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UK now requires PCR test from all international visitors

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UK now requires PCR test from all international visitors

Starting the week of Jan. 11, those traveling to England or Scotland, including British citizens and permanent residents, must provide a negative PCR test result prior to boarding the flight taking them there, according to Grant Shapps, the United Kingdom’s transport secretary.

The test will need to have been taken no more than 72 hours before the train, boat or plane is scheduled to depart.

Those exempted from this requirement include children ages 10 and younger and travelers coming from countries that do not have the “infrastructure available to deliver the tests.”

Although Wales and Northern Ireland have not supported this new requirement as of yet, Shapps said that he expects them to do so soon.

Additionally, those individuals who have needed to self-isolate after arriving must still do so.

This includes people with recent travel history in countries not on the travel corridor list. Specifically, those who have spent any part of the last 10 days prior to arriving in England or Scotland in one or more places not on that list must self-isolate for 10 days although the Test to Release program can shorten that time frame.

All travelers planning to enter the U.K. must also complete a passenger locator form prior to arrival.

According to Shapps, what sparked these more severe restrictions was the development of COVID-19 strains.

UK-now-requires-PCR-test-from-all-visitors
AFP/Getty Images. Tolga Akmen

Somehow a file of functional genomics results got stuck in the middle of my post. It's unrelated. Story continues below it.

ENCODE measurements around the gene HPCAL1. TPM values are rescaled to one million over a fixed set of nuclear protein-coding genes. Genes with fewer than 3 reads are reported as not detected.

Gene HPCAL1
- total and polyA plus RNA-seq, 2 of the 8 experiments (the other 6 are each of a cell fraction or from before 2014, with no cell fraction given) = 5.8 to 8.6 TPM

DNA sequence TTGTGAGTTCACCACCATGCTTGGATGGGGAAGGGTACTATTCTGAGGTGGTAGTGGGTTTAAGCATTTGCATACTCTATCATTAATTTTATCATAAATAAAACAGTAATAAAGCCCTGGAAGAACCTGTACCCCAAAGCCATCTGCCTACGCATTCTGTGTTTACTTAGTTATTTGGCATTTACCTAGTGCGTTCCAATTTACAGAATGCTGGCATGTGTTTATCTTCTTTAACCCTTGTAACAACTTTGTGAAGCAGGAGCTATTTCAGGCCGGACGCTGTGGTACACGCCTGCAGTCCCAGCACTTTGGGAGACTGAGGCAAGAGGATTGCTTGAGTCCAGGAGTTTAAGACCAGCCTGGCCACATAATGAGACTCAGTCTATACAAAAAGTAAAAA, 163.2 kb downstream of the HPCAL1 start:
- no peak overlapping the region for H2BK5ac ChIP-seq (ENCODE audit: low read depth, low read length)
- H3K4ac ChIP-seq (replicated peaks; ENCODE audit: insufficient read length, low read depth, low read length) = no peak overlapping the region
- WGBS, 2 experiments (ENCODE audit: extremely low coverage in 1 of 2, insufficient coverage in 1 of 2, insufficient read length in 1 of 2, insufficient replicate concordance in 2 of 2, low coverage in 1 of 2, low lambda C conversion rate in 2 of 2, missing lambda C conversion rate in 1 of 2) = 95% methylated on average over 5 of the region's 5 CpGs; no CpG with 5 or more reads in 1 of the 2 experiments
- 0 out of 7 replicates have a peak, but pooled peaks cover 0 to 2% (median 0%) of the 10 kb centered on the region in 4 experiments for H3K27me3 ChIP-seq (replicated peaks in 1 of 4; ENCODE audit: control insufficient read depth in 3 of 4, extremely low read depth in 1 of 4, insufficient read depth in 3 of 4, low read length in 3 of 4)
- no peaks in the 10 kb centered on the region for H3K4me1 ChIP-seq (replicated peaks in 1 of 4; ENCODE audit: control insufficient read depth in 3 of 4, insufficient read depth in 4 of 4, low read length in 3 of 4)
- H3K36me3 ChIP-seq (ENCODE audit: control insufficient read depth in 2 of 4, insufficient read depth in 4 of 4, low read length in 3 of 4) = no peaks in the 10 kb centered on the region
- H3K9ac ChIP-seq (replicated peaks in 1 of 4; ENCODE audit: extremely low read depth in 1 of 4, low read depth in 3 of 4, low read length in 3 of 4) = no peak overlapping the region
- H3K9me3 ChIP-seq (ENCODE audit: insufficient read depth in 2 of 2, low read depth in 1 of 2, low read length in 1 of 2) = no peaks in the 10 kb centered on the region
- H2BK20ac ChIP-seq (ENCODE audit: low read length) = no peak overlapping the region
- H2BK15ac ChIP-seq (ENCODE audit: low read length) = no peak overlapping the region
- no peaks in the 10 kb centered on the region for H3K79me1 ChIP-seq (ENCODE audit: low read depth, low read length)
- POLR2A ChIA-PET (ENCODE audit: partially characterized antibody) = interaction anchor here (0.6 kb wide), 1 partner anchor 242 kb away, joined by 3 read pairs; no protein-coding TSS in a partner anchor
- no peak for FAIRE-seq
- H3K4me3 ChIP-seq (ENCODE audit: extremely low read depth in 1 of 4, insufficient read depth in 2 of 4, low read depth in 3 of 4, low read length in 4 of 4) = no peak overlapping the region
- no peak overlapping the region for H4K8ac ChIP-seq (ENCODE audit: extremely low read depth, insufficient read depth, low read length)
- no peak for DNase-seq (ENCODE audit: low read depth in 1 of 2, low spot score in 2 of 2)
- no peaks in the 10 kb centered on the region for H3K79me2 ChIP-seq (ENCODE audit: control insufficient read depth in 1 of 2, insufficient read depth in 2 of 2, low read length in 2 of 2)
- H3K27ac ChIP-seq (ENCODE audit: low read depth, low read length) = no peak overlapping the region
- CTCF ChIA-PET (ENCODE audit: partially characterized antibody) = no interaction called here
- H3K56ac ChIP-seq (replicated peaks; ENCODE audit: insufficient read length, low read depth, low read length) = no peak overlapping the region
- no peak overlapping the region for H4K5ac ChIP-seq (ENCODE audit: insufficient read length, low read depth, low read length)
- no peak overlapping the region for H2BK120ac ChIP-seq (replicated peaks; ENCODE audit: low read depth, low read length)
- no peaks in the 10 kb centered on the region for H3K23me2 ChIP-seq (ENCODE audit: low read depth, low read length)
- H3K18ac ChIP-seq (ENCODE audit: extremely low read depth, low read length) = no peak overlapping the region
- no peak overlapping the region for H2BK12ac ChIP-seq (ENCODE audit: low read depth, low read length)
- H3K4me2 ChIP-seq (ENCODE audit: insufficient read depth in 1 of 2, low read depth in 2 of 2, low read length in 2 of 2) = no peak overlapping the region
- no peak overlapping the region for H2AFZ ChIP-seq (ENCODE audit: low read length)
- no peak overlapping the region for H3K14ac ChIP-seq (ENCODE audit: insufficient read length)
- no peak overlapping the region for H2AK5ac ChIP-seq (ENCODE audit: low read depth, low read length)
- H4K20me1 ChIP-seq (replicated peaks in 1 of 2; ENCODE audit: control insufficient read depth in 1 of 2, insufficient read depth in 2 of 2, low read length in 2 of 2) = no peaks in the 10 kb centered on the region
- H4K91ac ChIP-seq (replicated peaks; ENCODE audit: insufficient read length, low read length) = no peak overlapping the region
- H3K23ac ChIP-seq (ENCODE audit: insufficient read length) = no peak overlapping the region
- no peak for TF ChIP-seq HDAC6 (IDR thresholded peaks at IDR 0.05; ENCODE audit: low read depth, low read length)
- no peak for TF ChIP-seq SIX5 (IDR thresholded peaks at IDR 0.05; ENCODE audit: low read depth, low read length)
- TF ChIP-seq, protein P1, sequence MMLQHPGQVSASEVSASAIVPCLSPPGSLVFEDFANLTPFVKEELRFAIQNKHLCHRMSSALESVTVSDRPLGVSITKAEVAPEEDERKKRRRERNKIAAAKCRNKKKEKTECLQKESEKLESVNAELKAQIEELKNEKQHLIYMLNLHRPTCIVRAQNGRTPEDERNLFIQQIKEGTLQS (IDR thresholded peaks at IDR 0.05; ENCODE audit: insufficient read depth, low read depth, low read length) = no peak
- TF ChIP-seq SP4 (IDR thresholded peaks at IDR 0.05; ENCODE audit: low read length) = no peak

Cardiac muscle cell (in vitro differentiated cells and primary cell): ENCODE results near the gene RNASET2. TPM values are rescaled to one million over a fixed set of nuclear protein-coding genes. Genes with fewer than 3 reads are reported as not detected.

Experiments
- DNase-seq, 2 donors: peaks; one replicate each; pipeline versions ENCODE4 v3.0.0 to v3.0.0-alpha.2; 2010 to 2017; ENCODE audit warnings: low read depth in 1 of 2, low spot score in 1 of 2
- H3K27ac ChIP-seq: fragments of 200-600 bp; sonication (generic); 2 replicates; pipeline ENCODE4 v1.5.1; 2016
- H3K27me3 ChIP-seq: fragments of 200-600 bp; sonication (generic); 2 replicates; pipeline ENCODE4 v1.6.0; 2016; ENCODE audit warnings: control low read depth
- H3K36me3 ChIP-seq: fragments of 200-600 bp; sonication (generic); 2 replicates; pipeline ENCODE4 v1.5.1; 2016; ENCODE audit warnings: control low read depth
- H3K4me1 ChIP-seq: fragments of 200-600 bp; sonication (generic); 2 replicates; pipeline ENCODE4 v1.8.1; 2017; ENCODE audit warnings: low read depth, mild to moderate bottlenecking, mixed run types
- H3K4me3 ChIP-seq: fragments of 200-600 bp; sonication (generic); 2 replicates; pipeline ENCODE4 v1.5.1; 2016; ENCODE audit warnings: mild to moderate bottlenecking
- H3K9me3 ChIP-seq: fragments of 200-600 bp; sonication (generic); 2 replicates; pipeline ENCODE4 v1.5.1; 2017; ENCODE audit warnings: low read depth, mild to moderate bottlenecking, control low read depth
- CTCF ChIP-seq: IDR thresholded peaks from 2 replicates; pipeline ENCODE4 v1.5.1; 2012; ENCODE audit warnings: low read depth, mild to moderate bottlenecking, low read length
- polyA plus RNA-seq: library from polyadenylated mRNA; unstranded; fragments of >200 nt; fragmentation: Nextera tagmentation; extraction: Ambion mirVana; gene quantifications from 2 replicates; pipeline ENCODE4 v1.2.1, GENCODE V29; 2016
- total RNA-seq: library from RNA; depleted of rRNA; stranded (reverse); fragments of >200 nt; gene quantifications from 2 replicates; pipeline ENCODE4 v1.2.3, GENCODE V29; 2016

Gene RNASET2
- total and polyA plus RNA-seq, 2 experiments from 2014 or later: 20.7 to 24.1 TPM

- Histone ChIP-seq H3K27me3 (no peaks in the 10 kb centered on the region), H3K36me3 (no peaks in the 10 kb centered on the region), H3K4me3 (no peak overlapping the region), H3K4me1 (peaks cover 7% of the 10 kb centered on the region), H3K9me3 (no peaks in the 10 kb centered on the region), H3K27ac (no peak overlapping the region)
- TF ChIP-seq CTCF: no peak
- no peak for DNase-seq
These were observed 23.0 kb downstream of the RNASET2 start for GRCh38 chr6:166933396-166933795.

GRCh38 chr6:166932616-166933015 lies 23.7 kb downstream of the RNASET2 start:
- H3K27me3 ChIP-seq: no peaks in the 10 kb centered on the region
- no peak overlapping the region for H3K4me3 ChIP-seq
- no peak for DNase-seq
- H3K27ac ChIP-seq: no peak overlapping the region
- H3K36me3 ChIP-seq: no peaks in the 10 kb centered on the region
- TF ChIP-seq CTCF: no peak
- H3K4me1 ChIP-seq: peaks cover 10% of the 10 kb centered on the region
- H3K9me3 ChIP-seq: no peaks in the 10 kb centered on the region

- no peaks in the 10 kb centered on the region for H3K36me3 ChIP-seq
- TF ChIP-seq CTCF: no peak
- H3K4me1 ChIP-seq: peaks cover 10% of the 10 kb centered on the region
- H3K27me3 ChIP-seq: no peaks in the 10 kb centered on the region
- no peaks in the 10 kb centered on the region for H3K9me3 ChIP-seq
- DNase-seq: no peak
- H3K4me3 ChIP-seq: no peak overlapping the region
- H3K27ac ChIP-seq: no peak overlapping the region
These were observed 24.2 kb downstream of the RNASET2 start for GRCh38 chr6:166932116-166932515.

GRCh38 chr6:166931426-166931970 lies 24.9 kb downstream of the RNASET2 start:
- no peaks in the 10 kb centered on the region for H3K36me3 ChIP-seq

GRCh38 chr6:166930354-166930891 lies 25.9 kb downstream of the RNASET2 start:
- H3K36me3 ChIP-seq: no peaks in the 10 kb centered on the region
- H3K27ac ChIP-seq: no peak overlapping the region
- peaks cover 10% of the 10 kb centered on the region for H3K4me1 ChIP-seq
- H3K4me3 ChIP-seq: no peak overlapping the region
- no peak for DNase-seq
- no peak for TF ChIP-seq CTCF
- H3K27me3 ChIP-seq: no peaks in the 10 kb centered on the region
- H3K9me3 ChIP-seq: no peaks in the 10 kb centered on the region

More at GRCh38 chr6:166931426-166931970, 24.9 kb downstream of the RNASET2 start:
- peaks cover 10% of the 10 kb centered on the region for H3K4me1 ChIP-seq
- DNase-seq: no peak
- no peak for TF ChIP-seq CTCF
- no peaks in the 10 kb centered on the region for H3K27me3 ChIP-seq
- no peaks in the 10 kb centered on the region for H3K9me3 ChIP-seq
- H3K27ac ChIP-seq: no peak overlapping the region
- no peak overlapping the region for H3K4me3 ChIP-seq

Not only there is a more contagious one that was initially discovered in the U.K., but others have been detected in South Africa and Nigeria as well. As a result, British authorities are scrambling to both control the strain that has quickly spread within its borders and limit the import of related ones.

Shapps and other British officials have also communicated their concern that existing vaccines may not work as intended against the strain that was discovered in South Africa; Shapps added that “we simply cannot take chances.”

Policy changes that resulted from that fear included the adoption of a travel ban affecting South Africa on Dec. 23 and the adding of several other African countries to it on Jan. 7.

The U.K. entered a national lockdown on Jan. 6 in an attempt to limit the impact of the British strain. As a result, Brits are not allowed to travel for non-essential reasons, domestically or internationally.

Meanwhile, those who were already abroad when this was put into place are not being advised to return home but may do so, depending on where they have been.

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